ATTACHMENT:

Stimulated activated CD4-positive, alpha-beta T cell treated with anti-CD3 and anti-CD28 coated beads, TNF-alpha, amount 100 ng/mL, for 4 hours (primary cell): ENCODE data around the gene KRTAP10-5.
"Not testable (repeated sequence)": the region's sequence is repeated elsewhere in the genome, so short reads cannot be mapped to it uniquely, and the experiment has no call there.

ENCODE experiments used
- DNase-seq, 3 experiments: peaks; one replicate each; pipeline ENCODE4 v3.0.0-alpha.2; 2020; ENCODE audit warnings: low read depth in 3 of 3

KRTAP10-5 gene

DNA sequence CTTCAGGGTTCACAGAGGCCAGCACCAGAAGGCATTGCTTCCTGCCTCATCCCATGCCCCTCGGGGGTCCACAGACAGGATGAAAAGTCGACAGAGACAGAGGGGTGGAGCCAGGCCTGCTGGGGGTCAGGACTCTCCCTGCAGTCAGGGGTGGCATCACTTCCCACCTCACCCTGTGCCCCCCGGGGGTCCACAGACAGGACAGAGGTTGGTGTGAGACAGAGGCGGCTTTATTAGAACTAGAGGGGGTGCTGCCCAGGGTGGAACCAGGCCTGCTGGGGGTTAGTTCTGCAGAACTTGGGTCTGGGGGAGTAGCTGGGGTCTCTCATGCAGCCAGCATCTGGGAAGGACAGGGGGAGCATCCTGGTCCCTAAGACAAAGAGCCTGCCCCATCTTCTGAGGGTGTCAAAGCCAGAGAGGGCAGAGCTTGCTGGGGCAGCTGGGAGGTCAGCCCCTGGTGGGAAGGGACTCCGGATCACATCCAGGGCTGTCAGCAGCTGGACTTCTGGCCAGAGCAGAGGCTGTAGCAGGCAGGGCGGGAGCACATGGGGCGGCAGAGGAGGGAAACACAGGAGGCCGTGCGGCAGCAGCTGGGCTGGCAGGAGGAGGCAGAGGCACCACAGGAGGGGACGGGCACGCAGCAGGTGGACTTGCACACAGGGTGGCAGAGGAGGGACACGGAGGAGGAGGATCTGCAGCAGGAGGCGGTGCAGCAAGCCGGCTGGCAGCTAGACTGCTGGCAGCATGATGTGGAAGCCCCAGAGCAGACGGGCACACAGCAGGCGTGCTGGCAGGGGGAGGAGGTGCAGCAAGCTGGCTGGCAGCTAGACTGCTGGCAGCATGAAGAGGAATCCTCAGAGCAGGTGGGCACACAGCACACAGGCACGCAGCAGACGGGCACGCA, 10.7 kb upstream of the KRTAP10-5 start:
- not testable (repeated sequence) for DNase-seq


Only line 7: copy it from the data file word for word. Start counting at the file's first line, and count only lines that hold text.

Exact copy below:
- not testable (repeated sequence) for DNase-seq